A day in Hollywood, 1972, with young people looking for the 24 hours that will change their lives. Zach will open that night for a British rocker at Whisky a Go-Go; he lives in a canyon and plays impromptu duets with a mysterious guitarist he doesn't see. Tammy is a costume designer, open to quick sex with the various rockers she works with and loved from afar by Michael, a photographer recovering from a case of the clap. His good friend is Felix, a morose, alcoholic songwriter. On hand for comic relief is Marty Shapiro, a fast-talking record producer. Getting ready for the gig at the club, Zach's performance, and the early-morning aftermath comprise the film.Written by
Final film of John Randolph. It was his personal oxygen tank that his character totes around in his scenes. See more »
At the end of the movie when we are told Nick Stahl's character is inducted into the rock 'n' roll hall of fame his name is spelled "Zack". Seconds later in the credits it is spelled "Zach". See more »
"Sunset Strip" raises a number of questions, starting with "Will this movie NEVER end?"
Anna Friel probably wishes she had Rachel Weisz's agent; otherwise she wouldn't have been stuck in the likes of "An Everlasting Piece," "Rogue Trader" (the Nick Leeson biopic which went directly to cable in the US), "Mad Cows" and "Sunset Strip." Barely released in America and never released here, the movie proves yet again that you should beware of anything that gets its sole airings on cable well after midnight and which isn't a porn movie.
Set in 1972 LA, the movie focuses on a day in the life of a variety of people in or linked to the music business - but with the exception of Jared Leto's wild and crazy singer, doesn't gets us interested in any of them. Not Simon Baker's photographer, not Nick Stahl's guitarist, not Adam Goldberg's manager, not Rory Cochrane's songwriter, not even Friel's costume designer. The movie wants a Cameron Crowe feel but never achieves it, except in one scene where Baker and Friel discuss the size of the latter's breasts - and only because "Singles" had something similar and much, much better. (Actually, everything about "Singles" is much, much better.)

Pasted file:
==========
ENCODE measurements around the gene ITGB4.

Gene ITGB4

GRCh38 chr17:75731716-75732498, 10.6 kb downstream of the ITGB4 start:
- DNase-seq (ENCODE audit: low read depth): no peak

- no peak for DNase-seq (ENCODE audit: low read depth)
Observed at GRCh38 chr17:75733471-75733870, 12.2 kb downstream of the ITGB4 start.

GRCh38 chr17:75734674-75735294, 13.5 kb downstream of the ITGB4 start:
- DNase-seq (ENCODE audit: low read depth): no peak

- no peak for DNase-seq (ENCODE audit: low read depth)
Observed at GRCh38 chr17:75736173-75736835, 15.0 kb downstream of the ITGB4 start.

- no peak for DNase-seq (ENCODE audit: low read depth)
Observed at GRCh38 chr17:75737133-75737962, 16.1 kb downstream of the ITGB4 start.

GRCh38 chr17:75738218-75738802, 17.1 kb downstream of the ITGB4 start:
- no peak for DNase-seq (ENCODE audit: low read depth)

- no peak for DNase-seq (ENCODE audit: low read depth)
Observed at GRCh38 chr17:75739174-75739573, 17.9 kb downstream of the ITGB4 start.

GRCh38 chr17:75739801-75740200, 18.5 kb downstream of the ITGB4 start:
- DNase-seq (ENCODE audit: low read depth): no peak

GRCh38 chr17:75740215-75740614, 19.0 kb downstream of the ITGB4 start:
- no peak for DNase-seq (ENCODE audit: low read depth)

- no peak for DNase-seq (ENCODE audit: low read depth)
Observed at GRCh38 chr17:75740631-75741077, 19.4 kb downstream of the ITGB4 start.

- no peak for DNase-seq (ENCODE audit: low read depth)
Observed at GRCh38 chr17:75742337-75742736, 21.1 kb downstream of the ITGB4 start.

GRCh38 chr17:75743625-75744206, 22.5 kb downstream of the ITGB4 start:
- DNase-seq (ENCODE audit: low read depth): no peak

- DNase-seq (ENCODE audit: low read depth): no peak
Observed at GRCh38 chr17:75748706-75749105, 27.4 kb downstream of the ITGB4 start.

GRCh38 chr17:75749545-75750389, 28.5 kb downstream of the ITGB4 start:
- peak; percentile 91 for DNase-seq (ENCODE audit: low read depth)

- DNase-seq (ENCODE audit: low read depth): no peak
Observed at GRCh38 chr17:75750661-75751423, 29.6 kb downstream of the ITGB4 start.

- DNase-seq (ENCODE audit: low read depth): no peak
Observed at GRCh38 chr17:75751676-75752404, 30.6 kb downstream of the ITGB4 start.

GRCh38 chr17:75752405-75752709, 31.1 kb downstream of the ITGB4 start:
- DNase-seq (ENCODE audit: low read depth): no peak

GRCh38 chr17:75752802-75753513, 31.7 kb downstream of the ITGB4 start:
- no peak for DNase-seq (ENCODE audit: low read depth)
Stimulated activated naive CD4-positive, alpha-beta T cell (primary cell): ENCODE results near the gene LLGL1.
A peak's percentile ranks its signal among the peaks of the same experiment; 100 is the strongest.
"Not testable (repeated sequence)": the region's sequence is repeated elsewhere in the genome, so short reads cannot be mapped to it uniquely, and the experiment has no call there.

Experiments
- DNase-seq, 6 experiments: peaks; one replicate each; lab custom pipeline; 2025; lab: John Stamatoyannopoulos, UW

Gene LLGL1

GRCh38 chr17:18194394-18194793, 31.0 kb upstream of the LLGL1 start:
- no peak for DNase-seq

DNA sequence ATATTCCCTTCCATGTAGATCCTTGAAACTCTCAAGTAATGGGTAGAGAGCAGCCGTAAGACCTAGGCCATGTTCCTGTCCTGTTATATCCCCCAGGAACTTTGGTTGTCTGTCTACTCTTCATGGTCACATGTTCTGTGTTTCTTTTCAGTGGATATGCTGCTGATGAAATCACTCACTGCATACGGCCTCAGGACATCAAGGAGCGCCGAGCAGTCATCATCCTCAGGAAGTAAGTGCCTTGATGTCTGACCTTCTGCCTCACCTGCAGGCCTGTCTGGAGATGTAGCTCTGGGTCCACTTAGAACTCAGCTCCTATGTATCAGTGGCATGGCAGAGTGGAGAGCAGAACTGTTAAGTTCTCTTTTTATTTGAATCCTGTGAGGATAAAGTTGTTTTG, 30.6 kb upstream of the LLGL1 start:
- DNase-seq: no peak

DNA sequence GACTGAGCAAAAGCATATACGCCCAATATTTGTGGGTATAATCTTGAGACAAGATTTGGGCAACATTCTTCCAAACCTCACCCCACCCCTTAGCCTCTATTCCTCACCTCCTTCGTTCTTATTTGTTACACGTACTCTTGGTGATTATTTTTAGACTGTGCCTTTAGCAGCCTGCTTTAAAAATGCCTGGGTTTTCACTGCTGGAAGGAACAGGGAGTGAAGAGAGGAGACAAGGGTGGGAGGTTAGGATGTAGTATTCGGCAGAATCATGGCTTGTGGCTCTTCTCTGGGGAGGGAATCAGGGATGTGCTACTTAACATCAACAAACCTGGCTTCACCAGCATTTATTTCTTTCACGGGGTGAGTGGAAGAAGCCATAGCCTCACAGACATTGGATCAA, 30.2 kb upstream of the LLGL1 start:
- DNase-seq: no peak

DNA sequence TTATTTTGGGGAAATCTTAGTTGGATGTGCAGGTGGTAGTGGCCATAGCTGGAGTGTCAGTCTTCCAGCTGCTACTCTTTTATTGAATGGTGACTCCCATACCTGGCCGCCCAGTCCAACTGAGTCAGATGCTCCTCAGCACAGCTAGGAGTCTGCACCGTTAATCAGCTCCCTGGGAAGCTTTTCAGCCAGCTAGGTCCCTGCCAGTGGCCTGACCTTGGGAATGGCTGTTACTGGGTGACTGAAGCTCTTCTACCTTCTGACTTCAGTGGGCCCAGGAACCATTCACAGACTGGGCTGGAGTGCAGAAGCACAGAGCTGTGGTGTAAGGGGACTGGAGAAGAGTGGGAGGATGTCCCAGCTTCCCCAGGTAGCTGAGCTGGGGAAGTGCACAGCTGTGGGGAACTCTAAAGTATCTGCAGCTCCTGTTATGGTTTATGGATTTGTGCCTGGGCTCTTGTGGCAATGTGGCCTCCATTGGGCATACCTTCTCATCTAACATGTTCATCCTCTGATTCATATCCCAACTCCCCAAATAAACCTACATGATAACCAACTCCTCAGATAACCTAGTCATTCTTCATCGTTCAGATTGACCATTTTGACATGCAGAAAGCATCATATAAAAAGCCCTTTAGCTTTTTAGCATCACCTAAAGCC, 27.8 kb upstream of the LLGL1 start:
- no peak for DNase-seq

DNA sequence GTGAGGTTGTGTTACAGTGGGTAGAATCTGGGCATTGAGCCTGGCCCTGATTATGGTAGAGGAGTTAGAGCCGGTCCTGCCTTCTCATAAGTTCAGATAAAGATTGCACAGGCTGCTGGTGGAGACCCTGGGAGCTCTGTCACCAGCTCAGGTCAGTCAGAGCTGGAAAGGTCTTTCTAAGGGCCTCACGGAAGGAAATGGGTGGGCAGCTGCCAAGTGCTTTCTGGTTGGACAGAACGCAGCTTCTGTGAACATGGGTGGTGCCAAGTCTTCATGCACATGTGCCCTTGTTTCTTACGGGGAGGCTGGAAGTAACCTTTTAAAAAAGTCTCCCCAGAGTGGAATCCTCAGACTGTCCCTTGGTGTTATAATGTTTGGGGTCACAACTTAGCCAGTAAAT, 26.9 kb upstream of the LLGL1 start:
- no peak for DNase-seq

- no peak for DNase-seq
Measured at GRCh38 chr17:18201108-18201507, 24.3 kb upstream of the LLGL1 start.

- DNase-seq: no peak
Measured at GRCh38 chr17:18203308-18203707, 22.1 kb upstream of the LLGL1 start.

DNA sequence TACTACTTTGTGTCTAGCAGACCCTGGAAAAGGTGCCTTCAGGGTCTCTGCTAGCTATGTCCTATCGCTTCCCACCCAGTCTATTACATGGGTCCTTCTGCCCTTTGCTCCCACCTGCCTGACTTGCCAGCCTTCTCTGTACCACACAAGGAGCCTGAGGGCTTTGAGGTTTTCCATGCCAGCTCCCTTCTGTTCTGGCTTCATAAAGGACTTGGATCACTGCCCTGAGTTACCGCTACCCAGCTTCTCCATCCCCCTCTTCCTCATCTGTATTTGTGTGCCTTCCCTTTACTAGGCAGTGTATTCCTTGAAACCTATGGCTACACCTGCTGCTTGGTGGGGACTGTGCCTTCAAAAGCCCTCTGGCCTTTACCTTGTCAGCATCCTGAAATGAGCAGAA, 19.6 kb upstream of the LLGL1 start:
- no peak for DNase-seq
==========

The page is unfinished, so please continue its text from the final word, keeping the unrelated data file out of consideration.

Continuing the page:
Maybe it's me, but there's something wrong when a movie with music at its core has a soundtrack that sucks, both in terms of the score from Stewart Copeland and the songs heard; ironically, this results in one of the rare moments that works, when Stahl's band goes on stage as support for a visiting English band and winds up getting booed off. At that point the movie does capture the frustration of doing your best and finding it's not good enough, but with too few scenes like that, we're left checking the time to see when it ends (and it takes a long time - beware of movies that seem to last an eternity even at less than 90 minutes). The main band, by the way, is supposed to blow the audience away, but they're actually duller than the support.
No one will ever accuse the makers of glamourising LA, but even "That '70s Show" has more convincing period detail; and with no real coherence in its story and a wrapup that makes you wonder if a lot of the plot was left on Fox's cutting room floor, this viewer was left thanking the stars for Anna Friel's declining to wear a bra. Not that it prevents "Sunset Strip" from scoring a 98 on the "Is this boring or what?" scale; this should have gotten lost in its rock and roll and drifted away.
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